Engaging marketing doesn’t have to be difficult – but it often is if you try to make it up as you go along. This is when it is easy to let your marketing focus drift. You will regret it in the long run!

Want to talk? Get in touch…

Content Marketing in the real world

Whilst it may not be the buzz word it was a couple of years ago, is content marketing still a valuable marketing tool in the real world? There is no question that sustained, considered content marketing may be very effective but it is also hard work. Consistently delivering high quality, engaging and relevant content takes planning and application.

Having published over 600 articles over the past 10 years, we understand the challenges so perhaps it isn’t surprising to find that although people start off their content marketing journey with the best of intentions, after a few weeks, or months, the distractions grow and the commitment wanes; yet the basic truth continues:

Sustained Content Marketing is a great approach to cost-effective engagement with customers and prospects

Too often (like so many marketing services) content marketing is pitched as an easy win. I recently saw a brief from a marketing services company that included the phrase:

‘A blog section is really important. It will help (if regular content is added) to improve search ranking

Those 5 words, added in brackets – seemingly as a afterthought, are actually the essence of the statement. Adding a blog is easy. It is delivering well thought out and crafted content month after month that requires planning and persistence. If that delivery fails, the core of the marketing communication fails with it. Also is the sentiment right? Should content be focused on search ranking or should it be about engaging with your market? – As it happens, engaging content can boost search ranking as a spin off benefit anyway! Check out this post to find out more

Let’s take a look at the real world of the SME business

So what is the situation in the real world? We took an audience of local SME business – people attending a recent B2B networking group so presumably aware of the value of marketing themselves and engaging with other businesses – and researched this sample to look at their online presence. Specifically we searched for their websites and looked at how (if at all!) content marketing was implemented. The results make interesting reading….

  1. Business has a website – 94%
  2. Site has News/Blog – 56%
    • and of the 56%….
  3. News posted within the past 2 months – 80%
  4. News posted in the past month – 42%
  5. Consistent content posted for over 12 months – 10%

These figures tell a story that is extremely common across SME marketing. Marketing gets started but it isn’t sustained. Even to start with, people aren’t posting particularly regularly and within a year, the above figures suggest that 90% of News/Blogs aren’t being updated. The danger is that a company website which looks smart, modern and up to date when it is launched, quickly starts to tell a different story. If you see a website with a news section and the most recent news article is several months old, what sort of impression does it make with you? It is only when new, engaging and relevant content is regularly added that your website as a platform to communicate with your market to ‘tell your story’ and spread the word that content marketing can truly deliver. So we have a dilemma. Ask most SME business owners whether they think sustained, proactive content marketing is the right approach and they will answer Yes; yet in reality, marketing that is actually done is short term. Businesses are regularly moving from one marketing approach to the next.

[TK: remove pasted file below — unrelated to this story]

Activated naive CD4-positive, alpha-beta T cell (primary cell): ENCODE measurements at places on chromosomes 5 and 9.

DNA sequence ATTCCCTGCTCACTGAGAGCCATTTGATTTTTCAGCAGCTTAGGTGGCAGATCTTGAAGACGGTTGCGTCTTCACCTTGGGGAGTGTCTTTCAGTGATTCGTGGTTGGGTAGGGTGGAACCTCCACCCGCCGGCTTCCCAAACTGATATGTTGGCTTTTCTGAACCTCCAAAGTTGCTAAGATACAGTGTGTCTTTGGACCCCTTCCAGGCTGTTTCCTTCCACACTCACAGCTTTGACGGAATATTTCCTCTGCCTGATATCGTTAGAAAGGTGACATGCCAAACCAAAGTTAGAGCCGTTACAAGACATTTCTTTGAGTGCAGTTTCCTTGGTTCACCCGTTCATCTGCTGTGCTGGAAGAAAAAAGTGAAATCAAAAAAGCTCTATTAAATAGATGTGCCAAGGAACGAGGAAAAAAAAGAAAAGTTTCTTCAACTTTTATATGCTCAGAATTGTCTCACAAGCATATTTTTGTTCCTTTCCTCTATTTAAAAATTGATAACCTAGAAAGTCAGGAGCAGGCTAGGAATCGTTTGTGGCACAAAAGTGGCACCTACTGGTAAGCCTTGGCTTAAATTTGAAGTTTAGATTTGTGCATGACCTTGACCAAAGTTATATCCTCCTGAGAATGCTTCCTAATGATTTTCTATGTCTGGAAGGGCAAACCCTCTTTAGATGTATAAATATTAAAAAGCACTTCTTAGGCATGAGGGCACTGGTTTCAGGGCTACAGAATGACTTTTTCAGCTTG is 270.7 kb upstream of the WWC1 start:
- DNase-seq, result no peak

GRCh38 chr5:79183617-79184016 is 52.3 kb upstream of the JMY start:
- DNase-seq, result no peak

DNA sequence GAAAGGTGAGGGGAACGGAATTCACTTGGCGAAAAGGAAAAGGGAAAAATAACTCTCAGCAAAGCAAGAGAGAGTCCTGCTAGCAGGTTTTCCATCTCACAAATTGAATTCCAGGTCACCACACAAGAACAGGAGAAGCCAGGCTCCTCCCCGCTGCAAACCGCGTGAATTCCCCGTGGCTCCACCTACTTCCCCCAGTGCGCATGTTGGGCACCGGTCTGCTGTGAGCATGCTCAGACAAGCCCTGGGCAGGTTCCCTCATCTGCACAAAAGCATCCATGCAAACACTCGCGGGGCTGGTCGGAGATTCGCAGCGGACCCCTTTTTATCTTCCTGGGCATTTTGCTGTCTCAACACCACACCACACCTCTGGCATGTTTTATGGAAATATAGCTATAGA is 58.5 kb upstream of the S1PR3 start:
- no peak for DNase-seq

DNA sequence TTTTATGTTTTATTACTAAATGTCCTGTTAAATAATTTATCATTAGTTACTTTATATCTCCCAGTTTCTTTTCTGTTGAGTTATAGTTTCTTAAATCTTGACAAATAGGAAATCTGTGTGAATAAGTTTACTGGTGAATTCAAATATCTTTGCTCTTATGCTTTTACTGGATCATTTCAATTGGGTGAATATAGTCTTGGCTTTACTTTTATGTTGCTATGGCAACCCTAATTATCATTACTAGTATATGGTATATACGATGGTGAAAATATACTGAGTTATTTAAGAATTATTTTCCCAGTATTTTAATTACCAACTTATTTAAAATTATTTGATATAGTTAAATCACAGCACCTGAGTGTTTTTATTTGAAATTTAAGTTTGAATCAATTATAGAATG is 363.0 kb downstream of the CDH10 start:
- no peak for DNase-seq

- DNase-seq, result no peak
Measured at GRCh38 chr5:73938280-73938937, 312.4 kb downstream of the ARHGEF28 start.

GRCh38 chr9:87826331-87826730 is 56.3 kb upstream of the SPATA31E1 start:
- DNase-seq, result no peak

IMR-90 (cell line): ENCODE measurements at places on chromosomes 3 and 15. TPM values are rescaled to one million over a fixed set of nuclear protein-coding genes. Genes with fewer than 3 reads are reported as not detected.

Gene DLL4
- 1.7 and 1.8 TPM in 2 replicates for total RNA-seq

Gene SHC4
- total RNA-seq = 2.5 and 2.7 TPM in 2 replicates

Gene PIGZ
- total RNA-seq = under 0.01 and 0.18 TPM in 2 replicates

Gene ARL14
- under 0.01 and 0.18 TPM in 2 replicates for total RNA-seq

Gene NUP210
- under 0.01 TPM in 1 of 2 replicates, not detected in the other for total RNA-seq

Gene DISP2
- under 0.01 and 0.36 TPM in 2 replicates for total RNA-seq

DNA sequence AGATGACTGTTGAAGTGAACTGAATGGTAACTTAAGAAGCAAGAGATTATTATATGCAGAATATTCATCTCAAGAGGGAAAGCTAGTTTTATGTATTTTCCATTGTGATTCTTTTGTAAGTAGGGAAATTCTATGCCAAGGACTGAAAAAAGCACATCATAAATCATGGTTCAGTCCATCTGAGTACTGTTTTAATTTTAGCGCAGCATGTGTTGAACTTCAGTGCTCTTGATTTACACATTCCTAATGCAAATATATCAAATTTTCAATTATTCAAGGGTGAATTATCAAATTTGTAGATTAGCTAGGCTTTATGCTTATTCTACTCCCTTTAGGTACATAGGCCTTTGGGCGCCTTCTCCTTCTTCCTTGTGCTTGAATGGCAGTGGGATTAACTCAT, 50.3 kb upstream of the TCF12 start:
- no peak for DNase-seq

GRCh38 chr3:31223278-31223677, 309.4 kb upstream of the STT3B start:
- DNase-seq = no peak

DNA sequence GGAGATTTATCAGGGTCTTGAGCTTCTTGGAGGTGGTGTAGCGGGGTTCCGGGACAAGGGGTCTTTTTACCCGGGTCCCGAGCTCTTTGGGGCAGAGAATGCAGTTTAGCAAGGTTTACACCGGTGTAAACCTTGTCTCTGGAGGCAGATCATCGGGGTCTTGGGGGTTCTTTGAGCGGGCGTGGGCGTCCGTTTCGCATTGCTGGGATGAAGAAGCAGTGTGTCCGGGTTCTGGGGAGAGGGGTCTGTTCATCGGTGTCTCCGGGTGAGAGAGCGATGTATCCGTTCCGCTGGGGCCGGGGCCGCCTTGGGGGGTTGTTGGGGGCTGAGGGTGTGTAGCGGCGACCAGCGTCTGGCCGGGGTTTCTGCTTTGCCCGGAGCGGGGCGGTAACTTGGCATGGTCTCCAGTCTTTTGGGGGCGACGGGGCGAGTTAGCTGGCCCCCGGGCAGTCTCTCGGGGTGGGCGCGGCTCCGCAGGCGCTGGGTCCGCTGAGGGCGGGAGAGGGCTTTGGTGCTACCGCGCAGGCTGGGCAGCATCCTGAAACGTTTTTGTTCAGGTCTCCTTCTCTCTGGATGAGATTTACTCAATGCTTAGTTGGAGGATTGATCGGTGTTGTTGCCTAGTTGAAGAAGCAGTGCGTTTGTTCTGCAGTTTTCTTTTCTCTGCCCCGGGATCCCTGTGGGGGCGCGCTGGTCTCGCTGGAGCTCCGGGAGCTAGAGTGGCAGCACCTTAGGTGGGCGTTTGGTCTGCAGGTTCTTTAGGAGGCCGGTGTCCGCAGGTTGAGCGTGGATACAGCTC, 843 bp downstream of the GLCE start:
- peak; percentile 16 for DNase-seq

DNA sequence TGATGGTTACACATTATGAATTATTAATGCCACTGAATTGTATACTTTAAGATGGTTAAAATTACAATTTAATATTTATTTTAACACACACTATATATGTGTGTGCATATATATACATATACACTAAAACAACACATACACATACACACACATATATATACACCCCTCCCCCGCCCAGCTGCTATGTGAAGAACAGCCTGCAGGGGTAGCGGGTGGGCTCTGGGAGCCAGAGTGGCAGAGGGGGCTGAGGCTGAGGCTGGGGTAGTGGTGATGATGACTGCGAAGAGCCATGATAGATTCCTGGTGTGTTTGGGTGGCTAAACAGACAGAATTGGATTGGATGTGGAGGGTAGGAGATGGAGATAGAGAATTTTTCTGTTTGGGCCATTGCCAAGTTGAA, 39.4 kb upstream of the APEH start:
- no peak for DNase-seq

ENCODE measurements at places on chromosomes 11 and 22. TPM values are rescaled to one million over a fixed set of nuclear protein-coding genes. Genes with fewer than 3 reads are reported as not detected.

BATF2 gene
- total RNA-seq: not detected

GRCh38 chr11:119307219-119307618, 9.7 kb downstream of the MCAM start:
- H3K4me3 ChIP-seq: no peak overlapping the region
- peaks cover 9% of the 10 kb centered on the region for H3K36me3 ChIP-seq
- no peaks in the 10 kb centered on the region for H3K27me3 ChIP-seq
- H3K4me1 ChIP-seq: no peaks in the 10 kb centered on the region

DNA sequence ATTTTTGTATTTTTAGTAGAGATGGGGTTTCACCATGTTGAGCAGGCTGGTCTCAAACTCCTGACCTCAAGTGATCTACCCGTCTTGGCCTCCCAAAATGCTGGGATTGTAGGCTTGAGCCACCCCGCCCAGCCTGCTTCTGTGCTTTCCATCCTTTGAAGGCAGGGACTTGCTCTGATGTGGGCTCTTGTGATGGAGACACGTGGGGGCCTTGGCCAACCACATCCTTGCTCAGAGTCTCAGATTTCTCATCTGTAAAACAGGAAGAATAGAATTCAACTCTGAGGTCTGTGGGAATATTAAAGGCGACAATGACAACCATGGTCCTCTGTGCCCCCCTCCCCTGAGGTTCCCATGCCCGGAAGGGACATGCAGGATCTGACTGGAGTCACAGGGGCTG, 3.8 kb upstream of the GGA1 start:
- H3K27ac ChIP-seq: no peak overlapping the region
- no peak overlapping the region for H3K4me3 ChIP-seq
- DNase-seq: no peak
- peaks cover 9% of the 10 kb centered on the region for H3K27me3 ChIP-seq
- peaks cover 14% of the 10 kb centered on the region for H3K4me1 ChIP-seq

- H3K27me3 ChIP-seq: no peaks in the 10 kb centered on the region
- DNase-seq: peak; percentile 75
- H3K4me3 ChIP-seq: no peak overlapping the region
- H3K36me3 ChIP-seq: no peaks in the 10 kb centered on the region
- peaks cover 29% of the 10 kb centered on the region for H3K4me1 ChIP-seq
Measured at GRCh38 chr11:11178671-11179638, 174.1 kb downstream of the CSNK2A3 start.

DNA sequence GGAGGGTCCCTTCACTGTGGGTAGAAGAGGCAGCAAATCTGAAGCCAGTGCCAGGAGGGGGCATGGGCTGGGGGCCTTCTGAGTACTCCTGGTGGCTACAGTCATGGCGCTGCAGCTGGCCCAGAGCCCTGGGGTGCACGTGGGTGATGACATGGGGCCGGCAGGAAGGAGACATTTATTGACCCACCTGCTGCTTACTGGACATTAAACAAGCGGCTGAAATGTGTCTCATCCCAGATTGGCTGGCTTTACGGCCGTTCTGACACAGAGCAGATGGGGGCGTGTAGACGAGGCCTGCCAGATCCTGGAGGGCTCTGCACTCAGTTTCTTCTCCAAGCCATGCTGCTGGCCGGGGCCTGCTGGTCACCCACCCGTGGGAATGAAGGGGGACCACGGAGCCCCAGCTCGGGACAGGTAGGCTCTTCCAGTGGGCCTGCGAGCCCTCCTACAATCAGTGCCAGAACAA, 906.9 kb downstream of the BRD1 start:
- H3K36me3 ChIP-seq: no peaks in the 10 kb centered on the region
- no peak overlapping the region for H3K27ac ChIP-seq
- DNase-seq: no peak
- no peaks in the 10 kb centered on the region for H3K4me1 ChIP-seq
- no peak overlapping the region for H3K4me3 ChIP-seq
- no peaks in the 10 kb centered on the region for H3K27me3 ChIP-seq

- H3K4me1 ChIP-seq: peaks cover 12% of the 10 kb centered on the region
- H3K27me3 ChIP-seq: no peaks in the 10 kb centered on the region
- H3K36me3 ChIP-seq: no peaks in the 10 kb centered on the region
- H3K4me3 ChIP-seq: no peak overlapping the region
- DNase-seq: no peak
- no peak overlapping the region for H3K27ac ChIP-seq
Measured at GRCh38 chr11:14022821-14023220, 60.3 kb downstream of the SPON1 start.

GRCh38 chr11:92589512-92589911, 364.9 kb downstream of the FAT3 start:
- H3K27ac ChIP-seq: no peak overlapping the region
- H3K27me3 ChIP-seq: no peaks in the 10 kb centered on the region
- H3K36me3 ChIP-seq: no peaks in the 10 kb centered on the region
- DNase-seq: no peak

So is there a solution?

I believe there is – and the answer is considered commitment. This means making sure that you have a plan you believe in and commit the resources to make it happen. But in saying this, I must stress the importance of not over committing. If you try to spend too much time or commit too much budget, keeping your content marketing running will be difficult, if not impossible. Things will slip and the short-termism will be back. By keeping your commitment more modest (even ‘easy’) it is much more likely your content marketing will sustain and succeed.

Content Optimisation

I didn’t feel I could finish a post without mentioning Search optimisation, as there is no doubt that content marketing should be at the heart of any search strategy. Within WordPress, optimising content for search is fairly straight forward thanks to the Yoast plugin. It’s free, and adds a set of tools to allow you to optimise a post for a given keyword. It is very simple to use and uses a traffic light system to indicate how well optimised the page is, plus a set of recommendations on how to improve it. implementing the recommendations will improve the search optimisation. Take a look here at a case where Yoast was used in the real world for one of our clients. If you want to find out more about effective content marketing, do get in touch

What is a Brand?

It is easy to say “A brand is more than just colours and a logo”. But in reality what else makes up a good brand? In truth, it is all about the customer experience. Customers must be happy with what they get out of any dealings with you and be happy in what you stand for. Building this relationship requires a sustained process, it is not achieved overnight.

Promises